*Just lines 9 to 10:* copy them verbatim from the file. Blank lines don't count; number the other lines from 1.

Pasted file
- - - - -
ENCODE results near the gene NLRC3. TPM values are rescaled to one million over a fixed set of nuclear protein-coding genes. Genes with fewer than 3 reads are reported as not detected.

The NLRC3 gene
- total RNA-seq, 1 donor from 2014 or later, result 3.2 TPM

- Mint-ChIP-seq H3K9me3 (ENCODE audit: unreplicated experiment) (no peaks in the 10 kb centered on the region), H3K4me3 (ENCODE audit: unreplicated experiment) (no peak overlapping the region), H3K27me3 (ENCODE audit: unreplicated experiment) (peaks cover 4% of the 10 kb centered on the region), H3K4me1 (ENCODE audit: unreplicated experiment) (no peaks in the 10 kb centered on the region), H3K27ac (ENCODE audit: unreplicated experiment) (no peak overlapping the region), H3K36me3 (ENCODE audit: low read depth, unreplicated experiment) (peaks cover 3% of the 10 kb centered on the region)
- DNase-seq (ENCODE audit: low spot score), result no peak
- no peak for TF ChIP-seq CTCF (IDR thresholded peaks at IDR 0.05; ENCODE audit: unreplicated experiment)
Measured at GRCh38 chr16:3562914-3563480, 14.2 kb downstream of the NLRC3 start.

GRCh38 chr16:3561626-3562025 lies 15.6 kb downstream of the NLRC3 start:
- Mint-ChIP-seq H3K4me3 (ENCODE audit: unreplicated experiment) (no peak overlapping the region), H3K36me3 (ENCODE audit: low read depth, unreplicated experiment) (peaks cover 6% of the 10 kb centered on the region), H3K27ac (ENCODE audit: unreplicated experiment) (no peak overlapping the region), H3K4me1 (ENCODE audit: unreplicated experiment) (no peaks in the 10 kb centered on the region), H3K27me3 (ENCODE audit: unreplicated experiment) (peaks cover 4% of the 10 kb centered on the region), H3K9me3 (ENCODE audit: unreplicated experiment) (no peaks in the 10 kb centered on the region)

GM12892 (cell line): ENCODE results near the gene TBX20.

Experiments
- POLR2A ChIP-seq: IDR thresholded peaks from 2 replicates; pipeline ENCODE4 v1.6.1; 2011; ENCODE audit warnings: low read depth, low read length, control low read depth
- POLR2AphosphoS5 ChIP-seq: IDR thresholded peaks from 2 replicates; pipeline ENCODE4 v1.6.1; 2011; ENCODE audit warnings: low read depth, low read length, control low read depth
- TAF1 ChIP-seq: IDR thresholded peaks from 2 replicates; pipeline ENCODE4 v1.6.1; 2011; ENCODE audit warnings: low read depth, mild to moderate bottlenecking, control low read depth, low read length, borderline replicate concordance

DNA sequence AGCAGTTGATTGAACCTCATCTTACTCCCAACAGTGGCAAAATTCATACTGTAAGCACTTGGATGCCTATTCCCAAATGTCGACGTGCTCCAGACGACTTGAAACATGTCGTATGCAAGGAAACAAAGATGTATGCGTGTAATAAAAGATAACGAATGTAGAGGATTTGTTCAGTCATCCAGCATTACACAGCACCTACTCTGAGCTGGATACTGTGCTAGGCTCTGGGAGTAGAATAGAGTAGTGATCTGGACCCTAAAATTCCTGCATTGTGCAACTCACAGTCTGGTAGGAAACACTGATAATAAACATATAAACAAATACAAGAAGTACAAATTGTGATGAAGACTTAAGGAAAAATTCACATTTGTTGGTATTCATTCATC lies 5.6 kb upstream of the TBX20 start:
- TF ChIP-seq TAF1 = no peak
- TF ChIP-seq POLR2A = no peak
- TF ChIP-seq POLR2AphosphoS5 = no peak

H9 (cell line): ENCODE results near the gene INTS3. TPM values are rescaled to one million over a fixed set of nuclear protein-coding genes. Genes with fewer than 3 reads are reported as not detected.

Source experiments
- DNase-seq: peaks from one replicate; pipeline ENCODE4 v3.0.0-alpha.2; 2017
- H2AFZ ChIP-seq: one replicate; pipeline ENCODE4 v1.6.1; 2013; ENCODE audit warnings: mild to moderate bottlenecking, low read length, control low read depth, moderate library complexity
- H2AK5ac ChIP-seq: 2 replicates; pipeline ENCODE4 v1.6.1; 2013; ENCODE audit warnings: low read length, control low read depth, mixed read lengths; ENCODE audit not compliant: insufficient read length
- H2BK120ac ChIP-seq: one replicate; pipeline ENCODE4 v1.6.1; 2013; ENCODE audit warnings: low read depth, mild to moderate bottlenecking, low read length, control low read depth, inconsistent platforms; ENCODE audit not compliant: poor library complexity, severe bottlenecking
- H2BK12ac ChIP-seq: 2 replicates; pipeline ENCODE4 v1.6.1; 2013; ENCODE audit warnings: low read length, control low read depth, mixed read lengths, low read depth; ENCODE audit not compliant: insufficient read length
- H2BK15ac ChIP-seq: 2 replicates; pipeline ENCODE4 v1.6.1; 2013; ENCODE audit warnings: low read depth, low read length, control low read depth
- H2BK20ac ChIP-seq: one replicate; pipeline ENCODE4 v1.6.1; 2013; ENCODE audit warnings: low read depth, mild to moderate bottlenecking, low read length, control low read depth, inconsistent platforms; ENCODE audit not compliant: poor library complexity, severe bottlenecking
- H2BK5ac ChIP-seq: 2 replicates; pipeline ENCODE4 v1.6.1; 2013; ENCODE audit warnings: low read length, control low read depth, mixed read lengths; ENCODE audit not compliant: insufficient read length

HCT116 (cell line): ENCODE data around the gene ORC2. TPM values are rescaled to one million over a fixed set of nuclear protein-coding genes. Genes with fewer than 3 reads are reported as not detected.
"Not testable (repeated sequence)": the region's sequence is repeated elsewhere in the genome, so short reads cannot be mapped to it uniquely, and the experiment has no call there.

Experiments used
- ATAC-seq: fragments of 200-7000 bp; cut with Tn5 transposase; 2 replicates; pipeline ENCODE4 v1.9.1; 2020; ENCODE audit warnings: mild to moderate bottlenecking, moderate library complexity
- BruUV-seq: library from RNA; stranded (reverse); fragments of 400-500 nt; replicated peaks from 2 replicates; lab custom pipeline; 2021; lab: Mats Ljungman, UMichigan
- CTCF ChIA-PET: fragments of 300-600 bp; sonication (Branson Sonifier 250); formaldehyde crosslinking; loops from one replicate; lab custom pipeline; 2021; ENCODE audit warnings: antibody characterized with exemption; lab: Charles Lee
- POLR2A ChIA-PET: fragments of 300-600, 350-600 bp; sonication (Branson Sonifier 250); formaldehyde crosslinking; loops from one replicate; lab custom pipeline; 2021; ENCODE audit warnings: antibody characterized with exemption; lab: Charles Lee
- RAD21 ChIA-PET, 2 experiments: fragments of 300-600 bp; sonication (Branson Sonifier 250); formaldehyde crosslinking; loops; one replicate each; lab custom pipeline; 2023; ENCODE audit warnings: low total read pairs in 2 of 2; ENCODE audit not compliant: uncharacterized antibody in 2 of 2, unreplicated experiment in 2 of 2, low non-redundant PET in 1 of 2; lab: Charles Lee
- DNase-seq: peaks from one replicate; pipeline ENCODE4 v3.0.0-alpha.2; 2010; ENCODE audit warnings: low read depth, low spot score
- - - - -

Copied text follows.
- Mint-ChIP-seq H3K4me3 (ENCODE audit: unreplicated experiment) (no peak overlapping the region), H3K36me3 (ENCODE audit: low read depth, unreplicated experiment) (peaks cover 6% of the 10 kb centered on the region), H3K27ac (ENCODE audit: unreplicated experiment) (no peak overlapping the region), H3K4me1 (ENCODE audit: unreplicated experiment) (no peaks in the 10 kb centered on the region), H3K27me3 (ENCODE audit: unreplicated experiment) (peaks cover 4% of the 10 kb centered on the region), H3K9me3 (ENCODE audit: unreplicated experiment) (no peaks in the 10 kb centered on the region)

GM12892 (cell line): ENCODE results near the gene TBX20.